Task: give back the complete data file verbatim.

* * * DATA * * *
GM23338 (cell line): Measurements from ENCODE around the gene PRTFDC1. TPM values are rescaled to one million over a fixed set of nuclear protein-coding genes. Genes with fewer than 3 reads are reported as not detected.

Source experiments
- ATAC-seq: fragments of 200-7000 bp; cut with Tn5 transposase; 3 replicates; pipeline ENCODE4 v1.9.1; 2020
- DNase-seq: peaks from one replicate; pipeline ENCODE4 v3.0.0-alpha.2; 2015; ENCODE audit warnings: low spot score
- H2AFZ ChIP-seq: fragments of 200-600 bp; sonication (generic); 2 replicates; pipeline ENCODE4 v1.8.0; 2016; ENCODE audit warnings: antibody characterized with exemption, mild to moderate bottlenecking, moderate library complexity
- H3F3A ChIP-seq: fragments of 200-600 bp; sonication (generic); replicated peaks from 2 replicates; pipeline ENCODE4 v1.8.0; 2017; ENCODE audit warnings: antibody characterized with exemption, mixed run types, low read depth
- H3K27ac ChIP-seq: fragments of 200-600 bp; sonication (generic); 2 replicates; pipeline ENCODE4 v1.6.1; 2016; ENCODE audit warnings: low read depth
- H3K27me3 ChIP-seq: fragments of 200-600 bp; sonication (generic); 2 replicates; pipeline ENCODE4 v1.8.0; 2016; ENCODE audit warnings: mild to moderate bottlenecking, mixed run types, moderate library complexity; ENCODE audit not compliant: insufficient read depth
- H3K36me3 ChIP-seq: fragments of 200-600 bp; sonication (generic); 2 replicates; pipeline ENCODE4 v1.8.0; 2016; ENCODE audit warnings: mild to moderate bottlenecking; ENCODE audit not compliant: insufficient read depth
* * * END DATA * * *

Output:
GM23338 (cell line): Measurements from ENCODE around the gene PRTFDC1. TPM values are rescaled to one million over a fixed set of nuclear protein-coding genes. Genes with fewer than 3 reads are reported as not detected.

Source experiments
- ATAC-seq: fragments of 200-7000 bp; cut with Tn5 transposase; 3 replicates; pipeline ENCODE4 v1.9.1; 2020
- DNase-seq: peaks from one replicate; pipeline ENCODE4 v3.0.0-alpha.2; 2015; ENCODE audit warnings: low spot score
- H2AFZ ChIP-seq: fragments of 200-600 bp; sonication (generic); 2 replicates; pipeline ENCODE4 v1.8.0; 2016; ENCODE audit warnings: antibody characterized with exemption, mild to moderate bottlenecking, moderate library complexity
- H3F3A ChIP-seq: fragments of 200-600 bp; sonication (generic); replicated peaks from 2 replicates; pipeline ENCODE4 v1.8.0; 2017; ENCODE audit warnings: antibody characterized with exemption, mixed run types, low read depth
- H3K27ac ChIP-seq: fragments of 200-600 bp; sonication (generic); 2 replicates; pipeline ENCODE4 v1.6.1; 2016; ENCODE audit warnings: low read depth
- H3K27me3 ChIP-seq: fragments of 200-600 bp; sonication (generic); 2 replicates; pipeline ENCODE4 v1.8.0; 2016; ENCODE audit warnings: mild to moderate bottlenecking, mixed run types, moderate library complexity; ENCODE audit not compliant: insufficient read depth
- H3K36me3 ChIP-seq: fragments of 200-600 bp; sonication (generic); 2 replicates; pipeline ENCODE4 v1.8.0; 2016; ENCODE audit warnings: mild to moderate bottlenecking; ENCODE audit not compliant: insufficient read depth